This was the autumnal sight that greeted us this morning when we pulled back the curtains, the mist shrouding the hills opposite and the bridge heading towards that mist, all rather grey and dismal. It was much in contrast with the day before when we arrived in sunshine but that’s what you get at this time of the year.
Today the route continues along the Lot Valley and then of course there is the daily climb but before that breakfast, always something to be enjoyed even if basic french bread and coffee!!
After crossing the bridge we took a right taking us down towards the river and the grey was brightened by the sight, again autumnal, of a garden with pumpkins and gourds. Here’s one I captured on camera.
From these gardens it was walking along the river and the wonderful River Lot looking very mysterious with mist rising from the water .
As we climbed above the Lot gorges to reach the Rouergue plateau we could look back and see the mist lifting over the river.
One of the highlights of my day was finding a little shrine to a gentleman who was born locally and lived in this area all his life who walked the trails daily and whose photo and message was there for all to read. He would have been a lovely character to meet. In the photo Teresa is telling me his story and bringing me up to date with where we have chosen to stop and have our break.
Next stop Golinhac, an ancient resting place on the St. James Way and where we opted to have lunch. We’d bought our lunch in Estaing so picnic-ed in a lovely spot where we fed the local cat on slivers of fat from the ham and where we could look out over such an inspiring panorama.
|Captured this little fellow as he looked for pollen||.|
From where we’d had lunch it was a short wander across the square to the church and wonderful sunlight adding a different dimension to things inside.
Uphill a little further from Golinhac and onwards towards our destination for the evening and plenty of French country scenes like the lady in the photo and nature’s produce.
I have mentioned signage before and I am forever amazed at the number of different signs and also the way that symbols like the Scallop shell are used.
Here is that symbol again used on one of the hotels which very clearly marks it out as being on this historic route and also a hotel where pilgrims stay.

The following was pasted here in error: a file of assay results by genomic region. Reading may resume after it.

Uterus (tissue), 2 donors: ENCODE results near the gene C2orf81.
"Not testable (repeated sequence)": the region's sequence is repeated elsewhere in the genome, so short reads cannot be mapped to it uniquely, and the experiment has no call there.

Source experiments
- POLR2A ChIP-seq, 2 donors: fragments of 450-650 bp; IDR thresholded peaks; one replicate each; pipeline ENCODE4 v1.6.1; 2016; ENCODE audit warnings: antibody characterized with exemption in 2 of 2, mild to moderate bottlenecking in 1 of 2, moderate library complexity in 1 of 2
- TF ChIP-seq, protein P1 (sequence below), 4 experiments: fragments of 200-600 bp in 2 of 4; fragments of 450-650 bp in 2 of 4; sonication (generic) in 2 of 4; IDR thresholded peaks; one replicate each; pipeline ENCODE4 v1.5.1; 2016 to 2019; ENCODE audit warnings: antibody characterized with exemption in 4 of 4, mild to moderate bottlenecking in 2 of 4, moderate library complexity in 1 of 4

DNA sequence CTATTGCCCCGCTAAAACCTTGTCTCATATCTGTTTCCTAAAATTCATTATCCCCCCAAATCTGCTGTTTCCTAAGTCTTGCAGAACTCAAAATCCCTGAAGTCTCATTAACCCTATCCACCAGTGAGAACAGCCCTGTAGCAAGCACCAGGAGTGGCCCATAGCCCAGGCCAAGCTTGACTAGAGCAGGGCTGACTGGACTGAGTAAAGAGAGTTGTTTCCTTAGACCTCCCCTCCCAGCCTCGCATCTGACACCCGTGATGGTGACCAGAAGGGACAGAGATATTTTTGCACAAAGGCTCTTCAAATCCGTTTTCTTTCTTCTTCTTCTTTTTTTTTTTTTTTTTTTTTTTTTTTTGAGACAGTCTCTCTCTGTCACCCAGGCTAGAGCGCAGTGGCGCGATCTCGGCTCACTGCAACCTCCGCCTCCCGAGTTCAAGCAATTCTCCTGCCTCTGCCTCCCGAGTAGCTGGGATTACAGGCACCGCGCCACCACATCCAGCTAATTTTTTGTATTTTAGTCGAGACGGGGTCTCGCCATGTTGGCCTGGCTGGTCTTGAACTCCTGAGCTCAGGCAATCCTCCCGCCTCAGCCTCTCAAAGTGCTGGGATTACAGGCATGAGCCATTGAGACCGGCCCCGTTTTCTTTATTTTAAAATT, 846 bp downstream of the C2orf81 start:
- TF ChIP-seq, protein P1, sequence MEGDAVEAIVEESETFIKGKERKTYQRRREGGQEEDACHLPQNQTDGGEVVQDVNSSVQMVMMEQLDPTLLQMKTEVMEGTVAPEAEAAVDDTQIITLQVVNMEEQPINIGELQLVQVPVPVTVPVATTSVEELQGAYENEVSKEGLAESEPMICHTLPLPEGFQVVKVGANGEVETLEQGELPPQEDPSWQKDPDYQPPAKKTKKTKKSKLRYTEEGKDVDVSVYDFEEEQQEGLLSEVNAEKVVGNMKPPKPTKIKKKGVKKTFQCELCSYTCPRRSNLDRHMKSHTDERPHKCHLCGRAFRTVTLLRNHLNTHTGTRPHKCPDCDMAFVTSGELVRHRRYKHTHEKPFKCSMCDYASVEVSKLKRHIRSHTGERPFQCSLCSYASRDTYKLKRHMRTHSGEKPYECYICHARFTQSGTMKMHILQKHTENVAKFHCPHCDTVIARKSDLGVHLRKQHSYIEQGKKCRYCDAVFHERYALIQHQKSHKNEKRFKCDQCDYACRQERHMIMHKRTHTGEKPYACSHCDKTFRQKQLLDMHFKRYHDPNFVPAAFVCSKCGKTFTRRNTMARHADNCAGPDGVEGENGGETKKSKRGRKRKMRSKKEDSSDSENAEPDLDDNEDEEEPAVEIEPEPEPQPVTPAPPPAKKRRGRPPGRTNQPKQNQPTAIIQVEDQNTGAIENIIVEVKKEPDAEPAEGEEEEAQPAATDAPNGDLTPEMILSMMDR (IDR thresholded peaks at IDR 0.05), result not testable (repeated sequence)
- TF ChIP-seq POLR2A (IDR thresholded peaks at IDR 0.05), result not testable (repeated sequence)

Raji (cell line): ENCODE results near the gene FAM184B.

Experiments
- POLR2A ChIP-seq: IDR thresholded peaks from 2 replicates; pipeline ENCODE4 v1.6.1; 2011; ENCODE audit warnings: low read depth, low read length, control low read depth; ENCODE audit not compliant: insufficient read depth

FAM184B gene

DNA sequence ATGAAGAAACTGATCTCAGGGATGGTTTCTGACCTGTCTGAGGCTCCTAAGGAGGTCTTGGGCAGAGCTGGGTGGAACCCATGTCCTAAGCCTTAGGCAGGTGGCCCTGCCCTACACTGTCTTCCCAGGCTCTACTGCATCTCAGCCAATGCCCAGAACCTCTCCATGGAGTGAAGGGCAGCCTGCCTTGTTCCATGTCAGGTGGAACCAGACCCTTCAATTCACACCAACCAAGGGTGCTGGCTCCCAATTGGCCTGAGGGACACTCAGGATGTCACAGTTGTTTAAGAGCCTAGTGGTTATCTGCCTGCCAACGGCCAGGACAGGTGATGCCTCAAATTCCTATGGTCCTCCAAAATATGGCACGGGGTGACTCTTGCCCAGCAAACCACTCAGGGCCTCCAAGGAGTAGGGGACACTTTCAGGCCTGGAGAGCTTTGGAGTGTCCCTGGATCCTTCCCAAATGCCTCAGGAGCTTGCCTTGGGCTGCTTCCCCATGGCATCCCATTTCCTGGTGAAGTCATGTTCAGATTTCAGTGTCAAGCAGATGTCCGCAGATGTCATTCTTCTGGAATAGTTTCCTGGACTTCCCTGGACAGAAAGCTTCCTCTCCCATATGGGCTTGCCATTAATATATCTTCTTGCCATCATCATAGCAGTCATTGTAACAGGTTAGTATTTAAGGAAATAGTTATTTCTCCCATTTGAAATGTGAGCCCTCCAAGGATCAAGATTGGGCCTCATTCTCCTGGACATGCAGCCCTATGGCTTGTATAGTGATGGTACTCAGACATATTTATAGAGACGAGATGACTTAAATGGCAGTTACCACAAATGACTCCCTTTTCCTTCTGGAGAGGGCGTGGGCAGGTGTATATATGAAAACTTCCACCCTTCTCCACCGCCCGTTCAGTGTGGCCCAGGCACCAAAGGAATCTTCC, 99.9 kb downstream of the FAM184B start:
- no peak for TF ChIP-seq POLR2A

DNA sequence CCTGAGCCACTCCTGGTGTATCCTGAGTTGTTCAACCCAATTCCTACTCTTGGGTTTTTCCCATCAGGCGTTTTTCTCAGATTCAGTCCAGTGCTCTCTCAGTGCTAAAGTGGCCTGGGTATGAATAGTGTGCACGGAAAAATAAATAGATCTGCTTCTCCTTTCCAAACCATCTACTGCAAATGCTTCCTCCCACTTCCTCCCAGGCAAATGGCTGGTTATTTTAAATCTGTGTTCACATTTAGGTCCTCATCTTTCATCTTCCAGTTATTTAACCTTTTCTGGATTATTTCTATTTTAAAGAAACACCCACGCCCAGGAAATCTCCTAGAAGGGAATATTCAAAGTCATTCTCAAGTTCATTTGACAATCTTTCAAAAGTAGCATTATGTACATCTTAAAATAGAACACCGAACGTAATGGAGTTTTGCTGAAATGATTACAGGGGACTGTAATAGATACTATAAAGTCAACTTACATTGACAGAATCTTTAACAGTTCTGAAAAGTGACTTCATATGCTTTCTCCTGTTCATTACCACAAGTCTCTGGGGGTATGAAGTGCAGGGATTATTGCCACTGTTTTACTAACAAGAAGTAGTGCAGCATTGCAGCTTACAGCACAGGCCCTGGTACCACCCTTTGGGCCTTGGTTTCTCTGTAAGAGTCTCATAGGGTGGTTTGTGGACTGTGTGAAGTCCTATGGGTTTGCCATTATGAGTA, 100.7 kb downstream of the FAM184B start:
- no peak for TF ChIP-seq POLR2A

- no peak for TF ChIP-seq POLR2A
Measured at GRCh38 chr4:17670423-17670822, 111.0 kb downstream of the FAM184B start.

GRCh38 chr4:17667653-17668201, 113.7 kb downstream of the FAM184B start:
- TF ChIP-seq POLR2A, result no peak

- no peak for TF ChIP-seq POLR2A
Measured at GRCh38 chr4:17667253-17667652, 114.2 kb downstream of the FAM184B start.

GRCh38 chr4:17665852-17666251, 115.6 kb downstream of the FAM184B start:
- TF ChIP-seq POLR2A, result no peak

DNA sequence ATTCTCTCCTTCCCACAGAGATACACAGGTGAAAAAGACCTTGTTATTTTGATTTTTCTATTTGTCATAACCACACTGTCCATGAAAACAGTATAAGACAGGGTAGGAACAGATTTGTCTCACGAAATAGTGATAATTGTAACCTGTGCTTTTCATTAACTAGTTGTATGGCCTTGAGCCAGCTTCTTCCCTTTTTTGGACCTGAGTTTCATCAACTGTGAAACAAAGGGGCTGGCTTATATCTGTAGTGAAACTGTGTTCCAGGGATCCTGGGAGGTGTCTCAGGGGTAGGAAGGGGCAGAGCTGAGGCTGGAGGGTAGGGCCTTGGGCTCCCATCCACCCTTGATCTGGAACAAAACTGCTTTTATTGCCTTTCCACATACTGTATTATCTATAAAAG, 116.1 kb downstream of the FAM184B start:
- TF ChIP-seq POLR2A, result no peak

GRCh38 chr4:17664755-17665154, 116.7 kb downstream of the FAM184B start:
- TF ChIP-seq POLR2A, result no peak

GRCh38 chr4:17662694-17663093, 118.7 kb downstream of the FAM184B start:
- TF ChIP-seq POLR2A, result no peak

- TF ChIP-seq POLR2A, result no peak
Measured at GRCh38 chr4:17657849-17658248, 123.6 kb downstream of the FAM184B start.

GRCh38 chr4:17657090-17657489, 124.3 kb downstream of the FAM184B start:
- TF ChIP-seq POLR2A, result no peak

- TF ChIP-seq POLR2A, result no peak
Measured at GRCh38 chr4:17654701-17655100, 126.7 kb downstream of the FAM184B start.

At this stage we were looking for our hotel and finally found it towards the bottom of the village and happily across the road from a little shop selling bread and other provisions. It’s a Sunday tomorrow and it’s always important to find out if you can buy on a Sunday or whether you should stock up the night before. We paid a visit, only to be informed by the very cheery shopkeeper that he would be open in the morning so no need to panic.
Now we could turn our thought to check in, that refreshing beer to celebrate then end of another day and a shower before dinner.
We found the lady of the hotel and then followed her to our room – now why, when we were the only people staying, as we found out later, were we on the 2nd (top) floor and in the furtherest room away? Of course there was no lift and no-one ever offers to carry your bag.
The room was fine so we dumped the stuff and headed back down for that beer and the chance to grab the last rays and warmth of the sun.
There was something in the air regarding the hotel and even then we put it down to the end of the season but we felt more of an inconvenience than anything else so it wasn’t surprising really that things didn’t measure up.
The starter was brawn. OK, it is eaten in France but it’s not the usual thing to give to international guests. The main was salmon which was not well cooked and appeared to be more thrown together. We had to ask for bread and water and by this stage the lay clearly felt our disappointment and dissatisfaction as she sent her husband in with desert which was a tin of fruit salad opened and split between two sundae glasses. Well I wouldn’t have eaten it at any stage in my life and wasn’t going to now so we got up and went to bed. What a shame!!